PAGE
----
As Momus nears its fourth anniversary, and cautiously begins celebrating its evolution from a very fledgling start, we’ve been met with a review from an elder statesman of criticism, James Elkins. This is the author of The State of Art Criticism, and “Whatever Happened to Art Criticism?”, texts that helped inform our start. He is known for sounding various alarms in the mid-aughts about the “crisis in criticism” – one much-debated among chiefly American critics, and variously argued to be the result of a theory-leaning academe, a sped-up art market, and the critic’s economic destabilization as publications moved online. It’s worth noting that Elkins issued these concerns from within the sound-absorbing walls of the university.
Elkins’s recent missive cites Momus as an example for his renewed concern, but his thesis isn’t new. Published in a small Chicago outfit, The New Art Examiner, his essay “Art Criticism is Too Easy” sets the current moment in criticism against the broader backdrop of modernism, but also asserts that not enough has changed. It’s both ambitious in scope and light on validation, and comes from a tenured theoretician who, in 2018, names nearly a dozen established, white male critics – some no longer breathing – as the example we should match. Elkins then offers “strategies” for approaching the field anew (publish books and read Proust, he says. Emerging freelancers, take note!). Elkins wants to be surprised by the structure of criticism – by something unrooted in predictable modes of evaluation – but holds tightly to examples that feed and are fed by that very edifice.
His prod provides a welcome opportunity to articulate our first principles, especially as criticism is charged with the task of constantly renegotiating its terms of existence: what constitutes the criticism that we hope for a return to? The field may be at a crossroads (or some may say, stalled in an enduring crisis). But criticism’s light is not dimming. It’s gathering anew after the dark days of the early internet. We are now shaping our voice to meet an impatient, critical, and responsive readership; and the reality that, in order to take up space in this cacophonous culture, we’d better have something to say.
When Elkins raises our occasional informality, or failure to cite the philosophical underpinnings of current conversations in contemporary art, it feels very much like a coded appeal to a Eurocentric canon that has failed criticism in the final instance. In what does this failure consist? Elkins makes the strong observation that much art writing is predictable and falls into one of two camps: opaque, academic artspeak, or corny, rehearsed colloquialism. It strikes me that Elkins’s twin poles of bland art writing are symptoms of the force that truly paralyzes criticism – that has institutionalized, monetized, bureaucratized contemporary art and fettered it to the contemporary university, with all its insularity and corruption: the booming univocity and certain certainties of Europe’s Modernity.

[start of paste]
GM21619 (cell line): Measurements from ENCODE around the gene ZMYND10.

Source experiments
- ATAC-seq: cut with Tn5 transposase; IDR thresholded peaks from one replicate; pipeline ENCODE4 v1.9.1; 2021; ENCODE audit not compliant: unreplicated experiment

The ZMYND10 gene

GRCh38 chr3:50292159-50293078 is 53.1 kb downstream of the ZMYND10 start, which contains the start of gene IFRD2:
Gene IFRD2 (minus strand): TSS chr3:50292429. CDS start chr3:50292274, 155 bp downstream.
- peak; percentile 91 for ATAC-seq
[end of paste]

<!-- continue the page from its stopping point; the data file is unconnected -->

Momus is working at this by fostering emerging voices and inviting experimentation with form – but we need to do better. Momus’s “return” is not one to the presumed universalism of modernist values. It is not to a model of “judgment” or “evaluation” that stands upon a high hill and presumes to settle what is true. Critical writing should meet its object on level ground, while aspiring to newness in voice and form. And, if what offends us about descriptive writing is that it fails to catch us off guard, or rattle our ossified beliefs, should we not also be offended by “evaluation” that is purely didactic, convinced that it will shake down the work for values it insists on finding? Disembarking from familiar models of “evaluation” is, we think, one way that criticism can take us by surprise.
Finally, to suggest, that criticism is – even in its most common, dilute, and descriptive forms – easy, sits uneasily next to the relative safety of Elkins’s position. To perch above the fray and decry the field’s paucity seems far too comfortable. Now more than ever, taking the temperature of criticism must account for the structural forces that drive its high-minded ideal, but also its real-world occupation. Art criticism, like all professional forms of writing, is conditioned by the publications who pay for it. We’re often working with writers who – because of the structural nature of freelance writing in economic precariousness – have learned the standards of a modestly profitable mode of expression. Changing the terms of valuable writing is a long, slow process involving rigorous edits, prolonged critical conversations, and our fighting for better standards in the field’s pay. And none of it is easy.
- Sky Goodden and Casey Beal